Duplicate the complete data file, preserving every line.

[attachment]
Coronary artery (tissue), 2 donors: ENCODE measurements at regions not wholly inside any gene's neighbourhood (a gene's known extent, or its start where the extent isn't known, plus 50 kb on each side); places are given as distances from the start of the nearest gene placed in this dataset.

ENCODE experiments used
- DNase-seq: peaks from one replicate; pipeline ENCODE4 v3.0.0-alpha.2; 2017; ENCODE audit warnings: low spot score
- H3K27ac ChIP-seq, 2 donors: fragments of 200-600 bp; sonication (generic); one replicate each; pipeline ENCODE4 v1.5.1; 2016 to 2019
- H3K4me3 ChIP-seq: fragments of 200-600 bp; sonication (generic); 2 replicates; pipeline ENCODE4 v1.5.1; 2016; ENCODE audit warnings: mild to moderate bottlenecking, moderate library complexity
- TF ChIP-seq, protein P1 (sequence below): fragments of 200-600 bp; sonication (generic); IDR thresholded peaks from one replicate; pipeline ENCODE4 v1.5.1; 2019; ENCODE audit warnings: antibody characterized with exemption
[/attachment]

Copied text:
Coronary artery (tissue), 2 donors: ENCODE measurements at regions not wholly inside any gene's neighbourhood (a gene's known extent, or its start where the extent isn't known, plus 50 kb on each side); places are given as distances from the start of the nearest gene placed in this dataset.

ENCODE experiments used
- DNase-seq: peaks from one replicate; pipeline ENCODE4 v3.0.0-alpha.2; 2017; ENCODE audit warnings: low spot score
- H3K27ac ChIP-seq, 2 donors: fragments of 200-600 bp; sonication (generic); one replicate each; pipeline ENCODE4 v1.5.1; 2016 to 2019
- H3K4me3 ChIP-seq: fragments of 200-600 bp; sonication (generic); 2 replicates; pipeline ENCODE4 v1.5.1; 2016; ENCODE audit warnings: mild to moderate bottlenecking, moderate library complexity
- TF ChIP-seq, protein P1 (sequence below): fragments of 200-600 bp; sonication (generic); IDR thresholded peaks from one replicate; pipeline ENCODE4 v1.5.1; 2019; ENCODE audit warnings: antibody characterized with exemption